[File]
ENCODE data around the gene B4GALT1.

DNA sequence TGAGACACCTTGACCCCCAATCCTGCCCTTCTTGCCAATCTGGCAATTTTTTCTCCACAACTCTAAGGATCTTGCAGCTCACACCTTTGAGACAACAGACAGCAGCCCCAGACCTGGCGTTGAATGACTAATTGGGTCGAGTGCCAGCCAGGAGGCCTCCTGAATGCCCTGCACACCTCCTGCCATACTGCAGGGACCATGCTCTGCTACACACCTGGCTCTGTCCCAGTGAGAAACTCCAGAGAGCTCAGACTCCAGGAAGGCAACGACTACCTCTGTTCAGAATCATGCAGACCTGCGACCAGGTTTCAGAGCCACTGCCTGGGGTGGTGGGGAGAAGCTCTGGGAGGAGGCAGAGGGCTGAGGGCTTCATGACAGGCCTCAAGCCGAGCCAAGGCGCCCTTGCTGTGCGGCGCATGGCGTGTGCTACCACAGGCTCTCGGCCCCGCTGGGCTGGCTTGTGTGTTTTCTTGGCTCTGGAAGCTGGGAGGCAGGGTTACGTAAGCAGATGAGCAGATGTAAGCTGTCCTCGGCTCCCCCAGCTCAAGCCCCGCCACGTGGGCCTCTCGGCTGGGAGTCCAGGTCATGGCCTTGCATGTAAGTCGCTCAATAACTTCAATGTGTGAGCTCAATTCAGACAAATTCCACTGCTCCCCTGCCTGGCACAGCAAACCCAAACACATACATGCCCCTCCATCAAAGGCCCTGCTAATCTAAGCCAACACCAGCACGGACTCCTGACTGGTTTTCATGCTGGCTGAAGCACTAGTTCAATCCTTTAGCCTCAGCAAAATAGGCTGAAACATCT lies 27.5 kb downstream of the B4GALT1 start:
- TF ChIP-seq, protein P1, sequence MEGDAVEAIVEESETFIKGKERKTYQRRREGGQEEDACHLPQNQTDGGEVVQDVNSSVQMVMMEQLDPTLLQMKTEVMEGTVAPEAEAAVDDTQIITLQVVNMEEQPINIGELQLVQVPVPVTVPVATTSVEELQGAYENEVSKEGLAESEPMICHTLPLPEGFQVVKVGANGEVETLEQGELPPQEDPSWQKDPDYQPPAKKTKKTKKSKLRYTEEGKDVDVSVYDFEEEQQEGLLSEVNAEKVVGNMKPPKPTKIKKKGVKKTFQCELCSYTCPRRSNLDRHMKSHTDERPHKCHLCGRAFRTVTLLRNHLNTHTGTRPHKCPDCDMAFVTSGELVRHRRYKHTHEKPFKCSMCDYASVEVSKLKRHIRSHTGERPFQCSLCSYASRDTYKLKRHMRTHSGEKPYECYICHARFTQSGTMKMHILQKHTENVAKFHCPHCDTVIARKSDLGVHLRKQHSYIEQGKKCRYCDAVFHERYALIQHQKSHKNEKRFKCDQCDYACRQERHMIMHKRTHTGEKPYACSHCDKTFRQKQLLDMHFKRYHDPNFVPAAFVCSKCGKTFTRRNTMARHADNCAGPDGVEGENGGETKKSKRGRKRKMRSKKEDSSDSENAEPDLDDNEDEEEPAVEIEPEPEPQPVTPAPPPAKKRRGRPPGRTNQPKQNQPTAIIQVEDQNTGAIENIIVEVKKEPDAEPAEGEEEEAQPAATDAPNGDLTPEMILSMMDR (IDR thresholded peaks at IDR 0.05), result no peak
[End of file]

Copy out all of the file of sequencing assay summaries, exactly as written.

ENCODE data around the gene B4GALT1.

DNA sequence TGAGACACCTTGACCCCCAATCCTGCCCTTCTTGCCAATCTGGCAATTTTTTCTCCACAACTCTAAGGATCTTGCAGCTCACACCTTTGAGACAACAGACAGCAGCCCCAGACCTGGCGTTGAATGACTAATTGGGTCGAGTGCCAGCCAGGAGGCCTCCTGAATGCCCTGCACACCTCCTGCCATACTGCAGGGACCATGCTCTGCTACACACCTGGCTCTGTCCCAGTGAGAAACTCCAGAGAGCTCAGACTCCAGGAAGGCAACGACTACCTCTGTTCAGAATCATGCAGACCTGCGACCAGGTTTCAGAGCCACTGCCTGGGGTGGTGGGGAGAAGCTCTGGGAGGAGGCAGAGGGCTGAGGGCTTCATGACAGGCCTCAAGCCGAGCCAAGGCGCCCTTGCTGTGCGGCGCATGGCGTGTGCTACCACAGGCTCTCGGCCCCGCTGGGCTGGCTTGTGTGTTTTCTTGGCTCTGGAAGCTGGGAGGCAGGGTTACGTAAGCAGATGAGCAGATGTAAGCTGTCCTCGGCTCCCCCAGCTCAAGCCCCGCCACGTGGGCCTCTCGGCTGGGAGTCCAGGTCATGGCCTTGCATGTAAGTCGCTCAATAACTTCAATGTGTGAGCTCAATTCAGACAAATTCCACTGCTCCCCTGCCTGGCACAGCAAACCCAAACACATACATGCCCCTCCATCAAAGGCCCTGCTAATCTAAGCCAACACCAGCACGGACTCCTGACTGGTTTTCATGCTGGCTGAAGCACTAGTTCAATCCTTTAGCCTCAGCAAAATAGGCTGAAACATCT lies 27.5 kb downstream of the B4GALT1 start:
- TF ChIP-seq, protein P1, sequence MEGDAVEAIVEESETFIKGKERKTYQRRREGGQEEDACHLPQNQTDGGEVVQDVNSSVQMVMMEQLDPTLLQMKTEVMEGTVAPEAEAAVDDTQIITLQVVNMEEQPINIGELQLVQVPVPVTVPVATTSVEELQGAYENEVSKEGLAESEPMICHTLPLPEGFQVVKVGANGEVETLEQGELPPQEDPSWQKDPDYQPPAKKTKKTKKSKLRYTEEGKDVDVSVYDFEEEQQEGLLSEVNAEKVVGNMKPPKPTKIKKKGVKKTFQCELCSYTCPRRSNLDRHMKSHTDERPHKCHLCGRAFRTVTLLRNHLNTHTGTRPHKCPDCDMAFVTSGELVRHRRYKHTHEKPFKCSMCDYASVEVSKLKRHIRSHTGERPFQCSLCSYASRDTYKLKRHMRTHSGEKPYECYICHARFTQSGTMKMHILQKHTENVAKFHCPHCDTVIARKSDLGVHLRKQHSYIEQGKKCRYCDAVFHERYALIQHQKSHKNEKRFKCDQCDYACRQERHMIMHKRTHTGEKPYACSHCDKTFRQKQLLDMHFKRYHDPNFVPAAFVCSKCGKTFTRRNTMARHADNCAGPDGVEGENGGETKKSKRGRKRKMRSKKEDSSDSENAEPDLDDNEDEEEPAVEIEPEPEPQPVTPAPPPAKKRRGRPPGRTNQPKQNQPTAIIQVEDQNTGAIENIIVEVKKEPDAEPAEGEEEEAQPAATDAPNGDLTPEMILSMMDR (IDR thresholded peaks at IDR 0.05), result no peak